Tussing's online margin came mostly at the expense of Larry Brewster, who did twice as well in the actual primary as in the online poll. Again, that would be consistent with my theory: I don't think anyone felt terribly passionate about

Al Garver, Cliff Hanson and David Bovee all had online results that, when compared to actual votes, would fall within a typical margin of error for a scientific poll. Michael Larson did better at the polls than online, but his totals were so low in both places that the result probably is just an artifact.

So it's Garver vs. Tussing in November. I picked both of the guys to advance, so I might as well go all out and pick again: Garver. Why? Money, for one thing. Garver knows how to get it and how to spend it. Plus, Tuesday's results weren't exactly a repudiation of the incumbent council. Don Jones, Ed Ulledalen and Chris "Shoots" Veis all led their primary races. For all the complaints about how the council handled Tussing's dispute with the city administrator, incumbents (except maybe Brewster) didn't suffer for it.

Finally, I'm sticking by my theory in the second graph. Tussing arouses the strongest emotions, both pro and con, of any candidate in the race. There's no way to know how many votes cast in the primary were really "anti-Tussing" votes, but my guess is that there are enough out there to give Garver the victory.

One caveat: I've only glanced at the precinct-by-precinct totals, but it appears that Tussing did consistently well across nearly all of the city. That could bode well for him.

UPDATE: The Montana News Association seems to have pulled its online poll in the mayor's race, but the last time I checked Tussing had, if memory serves, 1.2 percent of the vote. Now that's sampling error.

Monday, September 12, 2005

Time to vote

If you still haven't made up your mind about the mayor's race, you might want to take a look at the Outpost's online poll. I don't know if the votes mean anything, but the comments are pretty interesting.

N is for News

The Missoula Independent interviews Don Cyphers, the estimable publisher of the detestable Montana News Association.

Funny about that quote from Cyphers: Every time I've ever talked to him, he's mentioned lawyers, too.

Sunday, September 11, 2005

Roberts and privacy

I'm behind, as always (see schedule below), so I just ran across Dave Budge's comments on John Roberts and privacy. Budge takes a routine quote from Justice Ginsberg, brands it "nonsense" and says its logic would lead to constitutional protection for incest and bestiality, among other crimes.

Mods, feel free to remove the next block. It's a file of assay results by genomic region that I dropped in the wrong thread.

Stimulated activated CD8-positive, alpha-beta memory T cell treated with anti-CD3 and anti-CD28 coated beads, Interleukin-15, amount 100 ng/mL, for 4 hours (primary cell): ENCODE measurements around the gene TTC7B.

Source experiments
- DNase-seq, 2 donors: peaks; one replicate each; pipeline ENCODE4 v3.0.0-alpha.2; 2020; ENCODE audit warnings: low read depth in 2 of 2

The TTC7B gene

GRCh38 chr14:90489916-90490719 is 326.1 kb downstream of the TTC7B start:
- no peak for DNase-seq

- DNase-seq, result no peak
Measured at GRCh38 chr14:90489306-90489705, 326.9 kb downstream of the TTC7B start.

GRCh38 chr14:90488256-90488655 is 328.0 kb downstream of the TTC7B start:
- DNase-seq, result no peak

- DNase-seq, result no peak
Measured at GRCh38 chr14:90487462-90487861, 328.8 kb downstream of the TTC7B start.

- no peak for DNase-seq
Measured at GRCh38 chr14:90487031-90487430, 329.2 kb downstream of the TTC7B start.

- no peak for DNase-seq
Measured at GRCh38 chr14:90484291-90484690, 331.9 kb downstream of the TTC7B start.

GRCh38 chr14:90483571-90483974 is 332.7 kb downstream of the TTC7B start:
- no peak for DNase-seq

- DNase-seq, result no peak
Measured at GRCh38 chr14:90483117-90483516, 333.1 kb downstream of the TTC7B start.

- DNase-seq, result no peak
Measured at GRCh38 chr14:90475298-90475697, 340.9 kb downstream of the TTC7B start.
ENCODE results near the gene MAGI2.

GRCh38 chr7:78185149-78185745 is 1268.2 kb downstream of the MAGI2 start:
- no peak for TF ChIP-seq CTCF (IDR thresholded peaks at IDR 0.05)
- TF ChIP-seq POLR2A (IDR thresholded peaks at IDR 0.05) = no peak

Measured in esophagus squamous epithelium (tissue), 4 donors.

It's amazing how wrong a blogger can be in just a few short sentences. Ginsberg's remarks, unless Budge has taken them wildly out of context, do not in any way seek to protect criminal activity. She seems to be making a point that I have occasionally made: While the Constitution contains no explicit right to privacy, certain privacy rights appear to be inherent in the document, such as the right not to quarter troops in your house, to demand a search warrant or not to incriminate yourself. Those protections don't say it's OK to commit crimes; they merely limit the government's ability to poke around in your personal life to find out if you are committing any crimes. Nothing in the Ginsberg quote indicates that she would disagree with Blackmun's statement that privacy rights are less than absolute.

Roberts may be correct, at least in constitutional terms, to refer to a "so-called" right to privacy. But that term of art in no way diminishes the importance of fundamental constitutional protections aimed at keeping government's nose out of our business. Roberts' attitude toward privacy clearly is a legitimate public interest and ought to be explored in hearings.

Without some federal recognition of privacy rights, then the government might imagine it could come along and confiscate your children's urine. No, wait. It already thinks it can do that.

If Teddy had been in charge

So how did the government handle a natural disaster comparable to Katrina: the San Francisco earthquake of 1906? Curious, I pulled out my copy of Gordon Thomas and Max Morgan Witts’ 1971 book on the topic and scribbled a few notes.

The earthquake itself was quite comparable to Katrina in scope and destruction: some 400 dead, 5,000 injured and 100,000 left homeless by the quake and three days of fire that followed it. Damage estimates ranged as high as $500 million – a large chunk of change in those days.

Government response was about as mixed as you might imagine. At the local level, city officials accomplished little in the early hours and the fire department was ineffective (not really its fault; the chief was mortally injured in the quake and the water was almost entirely unavailable).